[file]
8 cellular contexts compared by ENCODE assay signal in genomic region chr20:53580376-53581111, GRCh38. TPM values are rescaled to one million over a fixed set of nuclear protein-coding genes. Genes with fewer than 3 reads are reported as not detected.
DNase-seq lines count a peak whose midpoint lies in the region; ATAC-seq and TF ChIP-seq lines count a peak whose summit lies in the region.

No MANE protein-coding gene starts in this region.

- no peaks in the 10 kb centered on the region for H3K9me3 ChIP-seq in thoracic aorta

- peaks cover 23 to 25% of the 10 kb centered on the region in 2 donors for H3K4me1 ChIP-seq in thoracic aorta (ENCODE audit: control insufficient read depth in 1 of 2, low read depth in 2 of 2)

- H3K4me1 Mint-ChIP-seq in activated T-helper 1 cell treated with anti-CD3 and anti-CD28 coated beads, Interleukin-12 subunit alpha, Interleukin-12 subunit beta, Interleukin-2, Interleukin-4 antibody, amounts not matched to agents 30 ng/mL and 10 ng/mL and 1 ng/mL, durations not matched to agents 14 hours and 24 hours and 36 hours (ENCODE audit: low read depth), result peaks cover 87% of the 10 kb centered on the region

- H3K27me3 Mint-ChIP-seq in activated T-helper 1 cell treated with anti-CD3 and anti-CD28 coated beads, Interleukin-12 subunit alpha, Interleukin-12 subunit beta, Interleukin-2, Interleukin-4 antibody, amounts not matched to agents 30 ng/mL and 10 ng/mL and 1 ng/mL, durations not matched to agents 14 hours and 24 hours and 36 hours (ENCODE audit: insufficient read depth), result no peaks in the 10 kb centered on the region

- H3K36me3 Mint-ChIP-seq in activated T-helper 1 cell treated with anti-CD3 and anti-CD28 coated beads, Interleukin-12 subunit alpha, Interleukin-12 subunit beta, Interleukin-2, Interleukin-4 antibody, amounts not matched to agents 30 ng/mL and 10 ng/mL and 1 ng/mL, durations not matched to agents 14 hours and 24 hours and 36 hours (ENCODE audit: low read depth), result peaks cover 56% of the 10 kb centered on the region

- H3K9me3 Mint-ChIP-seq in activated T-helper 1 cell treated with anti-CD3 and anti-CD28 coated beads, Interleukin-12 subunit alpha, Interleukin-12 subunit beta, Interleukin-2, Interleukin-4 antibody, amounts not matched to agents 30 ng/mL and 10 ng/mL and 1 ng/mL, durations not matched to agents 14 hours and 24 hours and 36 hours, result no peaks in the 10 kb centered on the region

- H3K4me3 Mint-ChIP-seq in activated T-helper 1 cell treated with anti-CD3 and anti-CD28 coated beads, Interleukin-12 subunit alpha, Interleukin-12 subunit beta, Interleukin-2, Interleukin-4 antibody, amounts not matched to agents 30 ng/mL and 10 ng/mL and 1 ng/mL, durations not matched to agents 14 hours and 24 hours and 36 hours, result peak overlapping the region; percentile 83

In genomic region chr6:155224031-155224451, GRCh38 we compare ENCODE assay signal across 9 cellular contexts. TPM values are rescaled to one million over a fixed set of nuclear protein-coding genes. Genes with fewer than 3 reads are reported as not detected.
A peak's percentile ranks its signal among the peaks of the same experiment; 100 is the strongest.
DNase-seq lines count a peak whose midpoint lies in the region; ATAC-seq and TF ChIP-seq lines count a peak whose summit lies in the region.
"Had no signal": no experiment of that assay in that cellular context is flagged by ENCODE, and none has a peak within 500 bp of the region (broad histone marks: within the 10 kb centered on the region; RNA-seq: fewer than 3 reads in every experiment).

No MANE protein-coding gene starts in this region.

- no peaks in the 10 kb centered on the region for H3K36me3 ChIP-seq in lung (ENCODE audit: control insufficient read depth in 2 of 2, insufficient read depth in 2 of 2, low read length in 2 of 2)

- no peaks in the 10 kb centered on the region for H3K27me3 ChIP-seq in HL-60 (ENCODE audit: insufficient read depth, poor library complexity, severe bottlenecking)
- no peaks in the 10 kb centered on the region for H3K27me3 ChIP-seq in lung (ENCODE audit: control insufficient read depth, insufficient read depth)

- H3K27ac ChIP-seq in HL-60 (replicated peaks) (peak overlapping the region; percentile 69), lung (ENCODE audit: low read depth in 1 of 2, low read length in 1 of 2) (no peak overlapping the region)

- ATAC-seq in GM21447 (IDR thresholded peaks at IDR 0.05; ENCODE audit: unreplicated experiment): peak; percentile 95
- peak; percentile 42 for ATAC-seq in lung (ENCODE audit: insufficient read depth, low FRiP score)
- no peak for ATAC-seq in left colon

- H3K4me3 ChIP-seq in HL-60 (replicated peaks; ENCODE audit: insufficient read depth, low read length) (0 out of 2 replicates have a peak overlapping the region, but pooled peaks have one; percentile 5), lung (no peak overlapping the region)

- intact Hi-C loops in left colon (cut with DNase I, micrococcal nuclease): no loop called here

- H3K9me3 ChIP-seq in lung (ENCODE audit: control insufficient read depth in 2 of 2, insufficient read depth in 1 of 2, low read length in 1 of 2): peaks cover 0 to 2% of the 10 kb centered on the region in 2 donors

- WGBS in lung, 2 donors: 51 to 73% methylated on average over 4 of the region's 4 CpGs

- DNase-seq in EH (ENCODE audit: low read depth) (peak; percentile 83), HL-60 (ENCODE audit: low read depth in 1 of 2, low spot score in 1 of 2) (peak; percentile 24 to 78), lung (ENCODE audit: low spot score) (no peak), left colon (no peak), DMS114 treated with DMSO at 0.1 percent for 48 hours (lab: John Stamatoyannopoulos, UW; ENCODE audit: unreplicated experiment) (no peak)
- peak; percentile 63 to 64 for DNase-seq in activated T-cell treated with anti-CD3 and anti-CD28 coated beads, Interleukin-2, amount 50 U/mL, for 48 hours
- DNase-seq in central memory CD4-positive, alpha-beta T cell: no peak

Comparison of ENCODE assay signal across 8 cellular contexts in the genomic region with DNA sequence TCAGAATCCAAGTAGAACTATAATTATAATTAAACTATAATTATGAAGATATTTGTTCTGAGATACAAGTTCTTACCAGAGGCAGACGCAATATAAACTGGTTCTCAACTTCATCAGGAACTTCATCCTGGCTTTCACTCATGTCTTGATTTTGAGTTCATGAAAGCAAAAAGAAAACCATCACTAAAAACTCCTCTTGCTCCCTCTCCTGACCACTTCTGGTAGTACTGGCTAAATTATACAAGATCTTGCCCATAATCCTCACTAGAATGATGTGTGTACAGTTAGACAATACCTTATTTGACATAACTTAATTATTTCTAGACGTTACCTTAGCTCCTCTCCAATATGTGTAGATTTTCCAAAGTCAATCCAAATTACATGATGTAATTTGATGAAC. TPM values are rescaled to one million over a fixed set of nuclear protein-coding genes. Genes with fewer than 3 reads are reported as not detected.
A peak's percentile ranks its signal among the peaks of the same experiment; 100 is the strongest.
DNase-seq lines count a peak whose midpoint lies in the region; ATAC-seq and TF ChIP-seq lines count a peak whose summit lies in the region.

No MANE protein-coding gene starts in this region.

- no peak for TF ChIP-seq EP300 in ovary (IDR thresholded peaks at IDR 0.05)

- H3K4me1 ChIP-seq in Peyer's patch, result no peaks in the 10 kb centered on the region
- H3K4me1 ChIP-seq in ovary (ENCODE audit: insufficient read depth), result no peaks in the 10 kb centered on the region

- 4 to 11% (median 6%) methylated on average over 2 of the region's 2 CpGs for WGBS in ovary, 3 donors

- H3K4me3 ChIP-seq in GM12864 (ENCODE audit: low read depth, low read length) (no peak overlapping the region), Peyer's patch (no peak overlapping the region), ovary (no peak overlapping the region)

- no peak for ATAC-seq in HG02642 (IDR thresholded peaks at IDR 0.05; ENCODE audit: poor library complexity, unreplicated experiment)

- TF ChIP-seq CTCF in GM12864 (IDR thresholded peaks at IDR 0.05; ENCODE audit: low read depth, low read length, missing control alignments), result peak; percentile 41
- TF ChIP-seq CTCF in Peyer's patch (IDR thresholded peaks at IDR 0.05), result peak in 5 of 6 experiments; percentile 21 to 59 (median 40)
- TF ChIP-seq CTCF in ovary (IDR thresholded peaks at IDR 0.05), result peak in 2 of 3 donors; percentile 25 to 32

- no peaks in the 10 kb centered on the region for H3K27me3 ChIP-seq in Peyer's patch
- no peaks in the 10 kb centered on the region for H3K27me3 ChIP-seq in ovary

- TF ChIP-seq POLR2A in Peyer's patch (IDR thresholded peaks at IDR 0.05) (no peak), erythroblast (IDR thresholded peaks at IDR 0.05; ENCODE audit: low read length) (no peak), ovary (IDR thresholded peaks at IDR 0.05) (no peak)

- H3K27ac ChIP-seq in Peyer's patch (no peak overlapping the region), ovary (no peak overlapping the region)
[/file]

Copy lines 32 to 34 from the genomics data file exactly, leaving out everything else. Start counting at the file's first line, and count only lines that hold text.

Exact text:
DNase-seq lines count a peak whose midpoint lies in the region; ATAC-seq and TF ChIP-seq lines count a peak whose summit lies in the region.

No MANE protein-coding gene starts in this region.

- no peak for TF ChIP-seq EP300 in ovary (IDR thresholded peaks at IDR 0.05)